GRIGORY AND ALEXANDER KOLOBOV, SIMAN POVARENKIN DISPOSE OF SHOKOLADNITSA, RUSSIA’S LEADING HOT-DRINKS RETAILER

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By John Helmer, Moscow

As war and economic recession eat into their incomes, Russians are making fewer trips to restaurants and cafes. But because the tab is smaller, fast-drinks vendors are taking a larger share of the retail market than fast food. That ought to be good for Shokoladnitsa, Russia’s leading chain of hot-drinks and quick-service cafes. But cost-cutting by the chain has shortened menus and closed cafes, industry sources are now reporting. If Shokoladnitsa’s liabilities are overtaking its assets, the sources warn that Shokoladnitsa may follow the Russian shoe market’s leading retailer, TsentrObuv. In that financial black hole, the question is whether revenues and loan funds for another Russian retail market leader are being diverted to shareholder havens offshore.
(more…)

RUSAL IS FOR SALE AS MIKHAIL PROKHOROV TRIES TO FIND A BUYER — WILL OLEG DERIPASKA LOSE RUSSIAN ALUMINIUM TO VICTOR VEKSELBERG AFTER A DECADE OF VALUE DESTRUCTION?

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By John Helmer, Moscow

In “Any Old Iron”, a popular British music-hall song of a century ago, the cockney comedian Harry Champion made audiences laugh at the vanity of people showing off wealth they don’t have, and at pretentiousness in general. In our century there’s said to be a homosexual come-on in the words of the song, but they still mean the same thing — you aren’t worth what you say you are. This is the punchline: “Any old iron, any old iron, any, any, any old iron? You look neat, talk about a treat… But I wouldn’t give you tuppence for your old watch chain. Old iron, old iron.”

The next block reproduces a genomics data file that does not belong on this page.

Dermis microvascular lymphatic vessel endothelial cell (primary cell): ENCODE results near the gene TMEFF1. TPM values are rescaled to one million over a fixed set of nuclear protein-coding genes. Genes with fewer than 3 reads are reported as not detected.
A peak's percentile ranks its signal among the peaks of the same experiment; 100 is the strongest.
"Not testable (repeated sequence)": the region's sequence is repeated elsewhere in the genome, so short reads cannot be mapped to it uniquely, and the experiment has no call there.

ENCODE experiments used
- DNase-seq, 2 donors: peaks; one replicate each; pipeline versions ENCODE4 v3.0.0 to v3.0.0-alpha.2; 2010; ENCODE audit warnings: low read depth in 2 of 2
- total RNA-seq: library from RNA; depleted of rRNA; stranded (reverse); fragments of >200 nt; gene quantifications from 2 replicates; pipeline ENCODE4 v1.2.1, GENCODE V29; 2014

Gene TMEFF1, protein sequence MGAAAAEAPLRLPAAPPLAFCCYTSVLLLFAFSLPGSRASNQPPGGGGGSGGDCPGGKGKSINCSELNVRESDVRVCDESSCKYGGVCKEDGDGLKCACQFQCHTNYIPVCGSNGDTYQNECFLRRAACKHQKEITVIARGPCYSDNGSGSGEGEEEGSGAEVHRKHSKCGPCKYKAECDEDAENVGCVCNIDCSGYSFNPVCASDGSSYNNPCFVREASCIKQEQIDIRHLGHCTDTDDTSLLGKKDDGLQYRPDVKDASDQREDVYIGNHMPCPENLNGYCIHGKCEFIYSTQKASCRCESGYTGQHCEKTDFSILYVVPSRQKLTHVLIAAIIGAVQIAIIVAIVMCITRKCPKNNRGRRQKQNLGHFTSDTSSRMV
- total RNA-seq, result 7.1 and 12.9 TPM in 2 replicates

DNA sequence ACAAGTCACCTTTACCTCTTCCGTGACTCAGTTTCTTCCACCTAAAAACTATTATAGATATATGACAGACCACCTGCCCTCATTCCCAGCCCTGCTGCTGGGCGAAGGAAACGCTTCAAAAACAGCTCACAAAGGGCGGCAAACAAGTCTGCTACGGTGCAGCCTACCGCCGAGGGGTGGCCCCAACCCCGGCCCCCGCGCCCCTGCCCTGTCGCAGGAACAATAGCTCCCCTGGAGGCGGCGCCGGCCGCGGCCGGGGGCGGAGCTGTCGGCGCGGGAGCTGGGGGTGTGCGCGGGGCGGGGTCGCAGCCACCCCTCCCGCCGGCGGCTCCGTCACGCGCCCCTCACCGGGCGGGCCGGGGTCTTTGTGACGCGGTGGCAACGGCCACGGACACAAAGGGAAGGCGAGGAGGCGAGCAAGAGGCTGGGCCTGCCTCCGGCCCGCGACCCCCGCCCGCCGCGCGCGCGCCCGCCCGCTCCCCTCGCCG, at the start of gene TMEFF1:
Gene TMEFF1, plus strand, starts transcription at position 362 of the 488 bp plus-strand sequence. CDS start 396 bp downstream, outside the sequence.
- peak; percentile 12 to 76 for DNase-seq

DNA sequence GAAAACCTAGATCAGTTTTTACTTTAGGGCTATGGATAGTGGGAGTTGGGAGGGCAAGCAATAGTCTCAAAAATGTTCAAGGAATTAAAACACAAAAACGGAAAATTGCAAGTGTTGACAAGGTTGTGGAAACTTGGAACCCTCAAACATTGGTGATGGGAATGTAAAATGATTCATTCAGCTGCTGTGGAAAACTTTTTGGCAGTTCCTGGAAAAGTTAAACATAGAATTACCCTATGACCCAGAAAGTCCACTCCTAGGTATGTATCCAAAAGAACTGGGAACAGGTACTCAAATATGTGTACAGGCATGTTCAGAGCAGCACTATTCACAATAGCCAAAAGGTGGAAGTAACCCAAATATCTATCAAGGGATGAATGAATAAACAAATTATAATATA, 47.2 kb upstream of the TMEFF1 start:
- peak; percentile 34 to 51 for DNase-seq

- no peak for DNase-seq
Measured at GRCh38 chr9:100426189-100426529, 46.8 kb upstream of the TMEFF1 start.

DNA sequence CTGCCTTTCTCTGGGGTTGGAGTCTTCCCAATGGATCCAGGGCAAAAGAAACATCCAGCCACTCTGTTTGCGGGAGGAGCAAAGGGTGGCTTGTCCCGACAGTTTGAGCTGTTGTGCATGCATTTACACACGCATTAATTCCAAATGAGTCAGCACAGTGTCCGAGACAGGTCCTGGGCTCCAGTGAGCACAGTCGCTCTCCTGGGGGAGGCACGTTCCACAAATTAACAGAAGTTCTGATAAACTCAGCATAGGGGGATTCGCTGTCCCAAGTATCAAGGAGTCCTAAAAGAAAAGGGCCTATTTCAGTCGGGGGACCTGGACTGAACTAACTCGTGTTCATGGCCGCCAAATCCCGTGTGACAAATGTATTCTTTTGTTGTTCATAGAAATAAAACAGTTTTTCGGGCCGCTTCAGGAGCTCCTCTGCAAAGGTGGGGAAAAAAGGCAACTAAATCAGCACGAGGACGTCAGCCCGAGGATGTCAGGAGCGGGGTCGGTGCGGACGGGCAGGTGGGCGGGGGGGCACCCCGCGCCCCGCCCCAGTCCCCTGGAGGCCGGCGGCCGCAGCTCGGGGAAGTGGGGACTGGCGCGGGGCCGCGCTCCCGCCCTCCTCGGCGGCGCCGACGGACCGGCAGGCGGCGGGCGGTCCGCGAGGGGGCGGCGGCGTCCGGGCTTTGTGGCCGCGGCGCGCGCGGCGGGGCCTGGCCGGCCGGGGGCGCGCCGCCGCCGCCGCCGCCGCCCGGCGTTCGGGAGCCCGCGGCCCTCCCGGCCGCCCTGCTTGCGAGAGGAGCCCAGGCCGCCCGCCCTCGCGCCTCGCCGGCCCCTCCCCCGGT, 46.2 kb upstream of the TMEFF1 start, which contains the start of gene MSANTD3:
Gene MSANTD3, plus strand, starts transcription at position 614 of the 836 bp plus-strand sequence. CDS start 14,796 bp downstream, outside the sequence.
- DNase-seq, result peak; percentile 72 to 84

When Mikhail Prokhorov (lead image, right) announced last week that he wants to sell his 17.02% of United Company Rusal, the Russian state aluminium monopoly, he was asking the audience to believe the company controlled by Oleg Deripaska (left) is worth much more than it is. The market didn’t laugh or sing along. It did move more than the usual number of Rusal shares traded daily – 2.5 million – but the price went down by 4%. This means the market isn’t betting on Prokhorov to get his price.

In the Bloomberg version of what had happened, Prokhorov’s Moscow holding “made informal approaches in the past three months to sell its 17 percent stake to two other Rusal partners, Sual, a group led by billionaire Viktor Vekselberg, and Glencore Plc, the people said, asking not be identified because the discussions are private. No official talks were held because the two sides have different views on the value of the stake. While Onexim wants a premium to the current value, the potential buyers aren’t ready to offer it, the people said.”
(more…)

THE STRANGE BUSINESS OF FATHER KHOTIN AND HIS SON – BILLION-DOLLAR CASUALTIES OF RUSSIAN BANK CREDIT, MOSCOW REAL ESTATE VALUE, AND WEST SIBERIAN OILWELLS

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By John Helmer, Moscow

The Khotin family are either the cleverest new men on Russia’s billionaires’ row, strutting out with prime commercial real estate and oilfield assets, which will double or triple in value as soon as the war is over and the Russian market for corporate bonds and share listings revives. Or else the Khotins are walking corpses, whose income has plummeted below the level required to meet the interest instalments on their debts; their oilfields cost more to pump than the oil can be sold for, and their bank is going broke on defaulted loans from related parties – that’s themselves. The advantage of being, as one Moscow newspaper calls them, the “most secretive of Russian businessmen”, is that noone is certain whether the Khotins are alive or dead. In the current war, they may have been, or they are about to become, the costliest of casualties.